Exactly right. Completely agree.
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Old 01-29-21, 06:22 PM
  #140  
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Originally Posted by Psimet2001
^ - so much this. That's why my first question to every client thinking about trying road tubeless is, "when was your last flat?"
Can't remember either. It's been 7 years at least if you don't count the flat when I crashed 2 years ago.

Dave
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Old 01-29-21, 10:07 PM
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The real questions are, “do you feel lucky?” versus, “do you want to plan to prevent flats?”

There is no wrong answer.
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Old 01-29-21, 10:23 PM
  #142  
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Originally Posted by WhyFi
I'm a huge proponent of tubeless, but even I wouldn't have moved to tubeless if I got flats once every ~10,000 miles.

How are you determining whether or not you're seeing a marginal gain in performance?
My wife is riding what I put together for my son's hill climbing. She is on year 2 of no flats* riding 1400g tubular wheels with tires and skewers and cassette (800g wheel set, 180g tires) and she has not had a flat.
The ride tubeless thing is something we hear often. That is about it.

*I did have a valve problem about 2 weeks ago.

Part of a 28 year old 14# bike with glued on tires. Hard to justify a change.
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Old 01-30-21, 09:11 AM
  #143  
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Originally Posted by Doge
My wife is riding what I put together for my son's hill climbing. She is on year 2 of no flats* riding 1400g tubular wheels with tires and skewers and cassette (800g wheel set, 180g tires) and she has not had a flat.
The ride tubeless thing is something we hear often. That is about it.

*I did have a valve problem about 2 weeks ago.

Part of a 28 year old 14# bike with glued on tires. Hard to justify a change.
How's the weather in Watopia?
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Old 01-30-21, 10:47 AM
  #144  
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Originally Posted by noodle soup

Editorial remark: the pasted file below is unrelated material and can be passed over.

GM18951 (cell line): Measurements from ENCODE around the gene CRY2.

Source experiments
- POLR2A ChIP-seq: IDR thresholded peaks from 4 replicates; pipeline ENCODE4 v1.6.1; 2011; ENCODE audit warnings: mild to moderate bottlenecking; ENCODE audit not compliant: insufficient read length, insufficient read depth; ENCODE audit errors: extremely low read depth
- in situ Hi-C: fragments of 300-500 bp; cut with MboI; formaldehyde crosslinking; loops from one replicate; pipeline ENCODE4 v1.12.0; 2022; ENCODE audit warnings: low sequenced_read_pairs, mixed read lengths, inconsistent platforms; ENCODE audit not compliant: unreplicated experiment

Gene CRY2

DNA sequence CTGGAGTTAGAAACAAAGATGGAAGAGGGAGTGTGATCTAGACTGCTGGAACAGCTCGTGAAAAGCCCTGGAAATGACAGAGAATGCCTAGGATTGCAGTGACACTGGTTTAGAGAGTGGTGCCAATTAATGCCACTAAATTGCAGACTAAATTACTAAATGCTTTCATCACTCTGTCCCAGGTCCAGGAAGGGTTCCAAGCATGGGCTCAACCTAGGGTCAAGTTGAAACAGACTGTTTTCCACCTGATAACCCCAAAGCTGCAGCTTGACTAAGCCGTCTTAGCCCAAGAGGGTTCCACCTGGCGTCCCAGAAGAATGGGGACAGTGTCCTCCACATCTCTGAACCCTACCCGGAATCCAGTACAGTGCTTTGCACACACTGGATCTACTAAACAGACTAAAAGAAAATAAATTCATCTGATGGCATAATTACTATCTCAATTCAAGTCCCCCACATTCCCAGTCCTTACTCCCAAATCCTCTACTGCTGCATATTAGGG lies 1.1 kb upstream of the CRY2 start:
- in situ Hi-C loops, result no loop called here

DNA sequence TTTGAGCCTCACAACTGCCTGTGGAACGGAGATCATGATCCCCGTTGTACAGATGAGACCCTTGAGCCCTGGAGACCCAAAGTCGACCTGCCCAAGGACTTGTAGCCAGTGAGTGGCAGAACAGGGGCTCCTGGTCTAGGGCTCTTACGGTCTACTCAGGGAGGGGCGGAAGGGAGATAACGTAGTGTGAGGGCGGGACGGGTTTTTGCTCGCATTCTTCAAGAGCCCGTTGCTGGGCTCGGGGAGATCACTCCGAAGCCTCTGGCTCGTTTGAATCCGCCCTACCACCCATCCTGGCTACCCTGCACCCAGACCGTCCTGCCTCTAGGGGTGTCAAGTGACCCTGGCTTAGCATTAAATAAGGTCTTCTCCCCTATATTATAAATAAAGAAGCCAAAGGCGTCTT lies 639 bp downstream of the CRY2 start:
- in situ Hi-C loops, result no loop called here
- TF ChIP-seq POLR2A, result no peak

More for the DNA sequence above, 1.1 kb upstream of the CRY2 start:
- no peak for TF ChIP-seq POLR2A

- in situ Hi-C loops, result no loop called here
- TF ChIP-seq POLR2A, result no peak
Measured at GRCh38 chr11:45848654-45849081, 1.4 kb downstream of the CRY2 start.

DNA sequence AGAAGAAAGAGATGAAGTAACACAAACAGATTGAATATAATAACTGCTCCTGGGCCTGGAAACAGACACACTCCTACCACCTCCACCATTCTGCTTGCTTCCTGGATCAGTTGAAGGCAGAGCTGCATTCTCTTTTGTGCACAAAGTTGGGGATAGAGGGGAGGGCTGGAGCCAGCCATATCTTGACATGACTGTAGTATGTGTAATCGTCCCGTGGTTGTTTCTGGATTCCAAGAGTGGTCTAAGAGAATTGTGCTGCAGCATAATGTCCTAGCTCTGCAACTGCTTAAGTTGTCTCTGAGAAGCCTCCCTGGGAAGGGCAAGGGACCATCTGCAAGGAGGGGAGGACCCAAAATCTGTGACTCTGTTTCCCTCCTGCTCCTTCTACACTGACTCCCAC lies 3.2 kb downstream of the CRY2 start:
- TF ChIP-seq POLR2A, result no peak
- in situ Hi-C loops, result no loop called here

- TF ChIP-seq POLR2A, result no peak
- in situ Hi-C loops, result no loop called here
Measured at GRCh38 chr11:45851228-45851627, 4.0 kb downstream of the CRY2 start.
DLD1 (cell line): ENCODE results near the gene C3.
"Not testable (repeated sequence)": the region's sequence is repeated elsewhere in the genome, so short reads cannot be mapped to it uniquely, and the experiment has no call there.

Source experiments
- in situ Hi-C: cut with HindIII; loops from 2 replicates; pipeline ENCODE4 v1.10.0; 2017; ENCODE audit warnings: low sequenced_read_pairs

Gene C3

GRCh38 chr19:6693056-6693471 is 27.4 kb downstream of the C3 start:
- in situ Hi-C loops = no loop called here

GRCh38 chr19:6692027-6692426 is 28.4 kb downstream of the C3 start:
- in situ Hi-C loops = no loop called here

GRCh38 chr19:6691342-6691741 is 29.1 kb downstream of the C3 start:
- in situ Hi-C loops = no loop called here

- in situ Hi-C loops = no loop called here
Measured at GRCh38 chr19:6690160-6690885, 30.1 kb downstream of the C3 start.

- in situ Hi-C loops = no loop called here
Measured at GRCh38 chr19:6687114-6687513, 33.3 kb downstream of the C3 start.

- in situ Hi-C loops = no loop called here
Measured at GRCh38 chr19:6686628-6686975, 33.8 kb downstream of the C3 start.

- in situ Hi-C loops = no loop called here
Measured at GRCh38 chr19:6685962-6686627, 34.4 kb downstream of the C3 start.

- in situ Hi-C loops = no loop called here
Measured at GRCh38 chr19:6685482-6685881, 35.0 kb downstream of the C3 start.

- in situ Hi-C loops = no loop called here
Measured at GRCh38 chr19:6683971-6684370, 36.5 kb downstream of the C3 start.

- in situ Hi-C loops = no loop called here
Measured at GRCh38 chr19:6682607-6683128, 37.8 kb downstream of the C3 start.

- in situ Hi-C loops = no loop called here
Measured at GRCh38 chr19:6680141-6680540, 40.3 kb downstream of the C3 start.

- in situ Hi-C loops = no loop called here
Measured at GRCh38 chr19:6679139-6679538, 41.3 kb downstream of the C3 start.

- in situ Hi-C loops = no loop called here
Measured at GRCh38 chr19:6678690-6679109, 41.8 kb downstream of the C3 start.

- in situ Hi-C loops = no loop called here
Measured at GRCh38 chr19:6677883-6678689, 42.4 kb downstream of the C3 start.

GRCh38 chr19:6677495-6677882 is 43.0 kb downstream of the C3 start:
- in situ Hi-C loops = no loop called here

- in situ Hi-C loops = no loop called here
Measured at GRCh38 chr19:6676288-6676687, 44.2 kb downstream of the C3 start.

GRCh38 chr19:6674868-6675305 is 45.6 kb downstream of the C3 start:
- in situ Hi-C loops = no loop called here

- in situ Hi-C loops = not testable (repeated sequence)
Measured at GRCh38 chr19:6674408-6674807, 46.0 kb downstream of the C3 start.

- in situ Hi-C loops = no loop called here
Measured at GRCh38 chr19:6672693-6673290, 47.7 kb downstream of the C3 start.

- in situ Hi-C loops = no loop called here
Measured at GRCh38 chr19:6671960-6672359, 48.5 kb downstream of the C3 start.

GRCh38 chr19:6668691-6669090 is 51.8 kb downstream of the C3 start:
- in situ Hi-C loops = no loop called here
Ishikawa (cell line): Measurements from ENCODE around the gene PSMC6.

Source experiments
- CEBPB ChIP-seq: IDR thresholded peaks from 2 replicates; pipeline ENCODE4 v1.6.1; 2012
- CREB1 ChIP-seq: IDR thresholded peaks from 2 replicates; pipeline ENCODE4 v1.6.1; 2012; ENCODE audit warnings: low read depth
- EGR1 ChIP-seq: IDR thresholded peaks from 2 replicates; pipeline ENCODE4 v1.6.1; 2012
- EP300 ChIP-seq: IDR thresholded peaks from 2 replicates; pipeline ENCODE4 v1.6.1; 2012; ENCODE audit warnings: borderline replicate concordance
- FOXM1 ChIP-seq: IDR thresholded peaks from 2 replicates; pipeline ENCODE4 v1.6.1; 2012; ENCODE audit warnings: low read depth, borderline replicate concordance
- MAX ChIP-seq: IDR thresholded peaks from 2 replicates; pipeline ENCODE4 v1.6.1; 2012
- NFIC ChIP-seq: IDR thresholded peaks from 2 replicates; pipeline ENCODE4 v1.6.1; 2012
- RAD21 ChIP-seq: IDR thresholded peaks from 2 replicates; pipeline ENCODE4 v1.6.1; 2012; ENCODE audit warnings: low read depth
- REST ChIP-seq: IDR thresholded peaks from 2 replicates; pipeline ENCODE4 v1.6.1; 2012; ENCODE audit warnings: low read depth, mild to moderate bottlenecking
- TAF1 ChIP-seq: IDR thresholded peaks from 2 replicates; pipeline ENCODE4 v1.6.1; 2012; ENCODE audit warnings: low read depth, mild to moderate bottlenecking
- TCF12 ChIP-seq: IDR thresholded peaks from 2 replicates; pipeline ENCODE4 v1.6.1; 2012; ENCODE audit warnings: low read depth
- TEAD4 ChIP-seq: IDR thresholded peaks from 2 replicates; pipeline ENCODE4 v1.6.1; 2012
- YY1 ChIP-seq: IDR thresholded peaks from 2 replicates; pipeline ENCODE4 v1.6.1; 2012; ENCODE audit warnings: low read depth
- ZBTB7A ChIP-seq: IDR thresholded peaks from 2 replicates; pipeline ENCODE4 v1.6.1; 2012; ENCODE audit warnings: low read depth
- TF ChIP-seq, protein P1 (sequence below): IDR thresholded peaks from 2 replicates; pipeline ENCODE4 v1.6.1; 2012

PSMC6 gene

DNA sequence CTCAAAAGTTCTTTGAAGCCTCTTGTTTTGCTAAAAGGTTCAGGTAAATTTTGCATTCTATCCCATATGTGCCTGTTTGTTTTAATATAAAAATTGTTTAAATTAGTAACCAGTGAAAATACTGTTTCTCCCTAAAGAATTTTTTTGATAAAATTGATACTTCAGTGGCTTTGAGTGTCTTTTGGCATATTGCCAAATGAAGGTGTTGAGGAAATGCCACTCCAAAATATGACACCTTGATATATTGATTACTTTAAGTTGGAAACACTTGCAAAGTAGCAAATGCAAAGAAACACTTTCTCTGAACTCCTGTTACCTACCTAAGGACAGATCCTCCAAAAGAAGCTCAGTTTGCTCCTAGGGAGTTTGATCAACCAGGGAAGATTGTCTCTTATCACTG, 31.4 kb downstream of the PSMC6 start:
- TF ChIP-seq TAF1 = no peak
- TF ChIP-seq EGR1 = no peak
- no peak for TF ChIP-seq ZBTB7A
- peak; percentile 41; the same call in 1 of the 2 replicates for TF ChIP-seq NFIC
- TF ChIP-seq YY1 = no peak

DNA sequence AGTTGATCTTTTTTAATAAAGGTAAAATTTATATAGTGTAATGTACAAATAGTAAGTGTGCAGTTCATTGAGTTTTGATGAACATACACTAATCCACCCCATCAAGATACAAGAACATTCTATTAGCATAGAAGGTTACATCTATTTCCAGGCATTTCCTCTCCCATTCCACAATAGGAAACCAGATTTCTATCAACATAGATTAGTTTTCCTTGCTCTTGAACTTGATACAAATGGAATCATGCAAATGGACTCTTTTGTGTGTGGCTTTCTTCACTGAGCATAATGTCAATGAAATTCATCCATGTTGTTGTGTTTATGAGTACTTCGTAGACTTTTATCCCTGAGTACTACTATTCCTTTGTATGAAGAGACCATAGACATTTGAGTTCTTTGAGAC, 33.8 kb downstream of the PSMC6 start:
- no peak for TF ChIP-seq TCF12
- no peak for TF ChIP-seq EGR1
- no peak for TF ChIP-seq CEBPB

How's the weather in Watopia?
I mostly get flats on my clinchers. I have a pile of old worn out tubulars. My kid loves Tubless for his gravel bikes as he rides in thorny areas and the sealent is nice.
I avoid riding in thorns and glass. Sometimes you can't.

Some of these flatted - most are just worn out.



Because I had these pictures ready from that other post on 1X.

Tubulars


Tubulars

Tubulars
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Old 01-30-21, 03:21 PM
  #145  
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Originally Posted by bonsai171
Can't remember either. It's been 7 years at least if you don't count the flat when I crashed 2 years ago.

Dave
But itís also a function of geography and road quality. I used to get 6-8 flats per year with tubes, now I get one in a bad year with tubeless. Pretty straightforward decision in my geography and how I ride.

Itís more complex than tubes or tubeless.
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Old 01-30-21, 03:58 PM
  #146  
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Originally Posted by JohnJ80
But itís also a function of geography and road quality. I used to get 6-8 flats per year with tubes, now I get one in a bad year with tubeless. Pretty straightforward decision in my geography and how I ride.

Itís more complex than tubes or tubeless.
Not surprisingly, since we live in the same region, my flat frequency was about the same as yours. I would love to experience these idyllic roads that yield one flat every 10k miles on racy tires.
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Old 01-30-21, 04:54 PM
  #147  
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Originally Posted by JohnJ80
But itís also a function of geography and road quality. I used to get 6-8 flats per year with tubes, now I get one in a bad year with tubeless. Pretty straightforward decision in my geography and how I ride.

Itís more complex than tubes or tubeless.
Yep.

When I was in CO, a fifty-mile ride might have had 1-2 punctures, on average. Lots of goathead thorns.

Now I am much further east, and (knock on wood) punctures are much rarer. Even if I had road tubeless rims, I would probably still be running tubes in them.
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Old 01-30-21, 05:47 PM
  #148  
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Originally Posted by WhyFi
Not surprisingly, since we live in the same region, my flat frequency was about the same as yours. I would love to experience these idyllic roads that yield one flat every 10k miles on racy tires.
Me too! Those Minnesota winters just make it really tough to keep pavement quality up. I starting riding ďtubelessĒ on tubulars back in about 2008 or so using Tufo tubeless tubulars. That was an epiphany for me because the sealant/no pinch flat thing was just so very nice. I live out in the eastern part of the TC area near the St. Croix. Changing a flat in the middle of mosquito infested woods at sunset is a special sort of torture and a lot of incentive to find a better way,


When road tubeless became more usable, and with the advent of pluggers, I switched to tubeless clinchers. I still carry a tube but Iíve never used one when Iíve had a leak that the sealant wonít fix. Habits die hard, I donít know why I even carry one anymore. I wear the tires down to the cords and replace them without ever getting a puncture (that I know of).

So Iím a fan.